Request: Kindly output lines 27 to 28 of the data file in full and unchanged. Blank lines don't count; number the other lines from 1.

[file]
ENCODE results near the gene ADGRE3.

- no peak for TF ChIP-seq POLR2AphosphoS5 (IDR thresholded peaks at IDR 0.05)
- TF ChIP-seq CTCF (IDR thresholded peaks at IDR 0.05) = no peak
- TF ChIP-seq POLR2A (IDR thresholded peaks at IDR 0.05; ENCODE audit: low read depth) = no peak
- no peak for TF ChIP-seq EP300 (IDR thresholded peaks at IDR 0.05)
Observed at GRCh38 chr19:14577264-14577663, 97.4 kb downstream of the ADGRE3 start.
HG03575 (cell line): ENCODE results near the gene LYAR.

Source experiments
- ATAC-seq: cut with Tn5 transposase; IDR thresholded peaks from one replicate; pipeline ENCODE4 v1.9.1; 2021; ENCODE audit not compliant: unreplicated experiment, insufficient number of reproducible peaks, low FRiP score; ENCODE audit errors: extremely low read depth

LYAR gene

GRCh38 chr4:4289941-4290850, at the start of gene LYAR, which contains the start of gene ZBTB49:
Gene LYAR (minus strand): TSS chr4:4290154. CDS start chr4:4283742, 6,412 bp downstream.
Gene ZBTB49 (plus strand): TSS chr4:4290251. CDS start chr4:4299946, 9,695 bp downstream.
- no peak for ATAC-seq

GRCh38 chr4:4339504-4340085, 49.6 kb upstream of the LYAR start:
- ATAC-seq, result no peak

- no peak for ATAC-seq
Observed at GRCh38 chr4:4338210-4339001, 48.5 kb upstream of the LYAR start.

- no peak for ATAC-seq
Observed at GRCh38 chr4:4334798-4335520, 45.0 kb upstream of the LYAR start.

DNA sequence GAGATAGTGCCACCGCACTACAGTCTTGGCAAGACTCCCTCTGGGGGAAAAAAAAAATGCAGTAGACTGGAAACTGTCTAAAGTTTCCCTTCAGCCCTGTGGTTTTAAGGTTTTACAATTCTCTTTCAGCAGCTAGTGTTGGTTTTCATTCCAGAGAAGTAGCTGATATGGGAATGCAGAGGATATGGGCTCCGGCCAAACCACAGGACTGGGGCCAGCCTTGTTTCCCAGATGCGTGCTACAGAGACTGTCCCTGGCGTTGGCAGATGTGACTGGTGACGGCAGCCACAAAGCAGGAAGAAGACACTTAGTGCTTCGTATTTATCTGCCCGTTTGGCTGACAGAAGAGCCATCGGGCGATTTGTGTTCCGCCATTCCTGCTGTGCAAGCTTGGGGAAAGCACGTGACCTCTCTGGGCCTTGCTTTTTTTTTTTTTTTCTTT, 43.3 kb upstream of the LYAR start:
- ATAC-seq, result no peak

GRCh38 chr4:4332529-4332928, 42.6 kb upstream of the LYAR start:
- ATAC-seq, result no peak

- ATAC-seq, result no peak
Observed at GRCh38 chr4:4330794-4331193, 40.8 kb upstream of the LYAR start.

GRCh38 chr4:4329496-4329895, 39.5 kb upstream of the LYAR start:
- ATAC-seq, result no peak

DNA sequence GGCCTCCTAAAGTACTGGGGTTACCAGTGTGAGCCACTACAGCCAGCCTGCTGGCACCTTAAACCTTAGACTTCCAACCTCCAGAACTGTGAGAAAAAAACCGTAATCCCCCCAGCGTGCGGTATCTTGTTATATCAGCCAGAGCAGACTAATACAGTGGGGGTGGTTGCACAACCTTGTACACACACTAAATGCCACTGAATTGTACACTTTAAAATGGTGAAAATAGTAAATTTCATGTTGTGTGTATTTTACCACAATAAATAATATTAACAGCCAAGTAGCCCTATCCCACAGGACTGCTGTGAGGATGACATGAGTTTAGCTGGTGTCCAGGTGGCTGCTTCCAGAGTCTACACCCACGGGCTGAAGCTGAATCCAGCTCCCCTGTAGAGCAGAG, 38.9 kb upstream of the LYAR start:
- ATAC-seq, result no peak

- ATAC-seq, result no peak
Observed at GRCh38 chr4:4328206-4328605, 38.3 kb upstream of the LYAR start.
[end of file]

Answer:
GRCh38 chr4:4329496-4329895, 39.5 kb upstream of the LYAR start:
- ATAC-seq, result no peak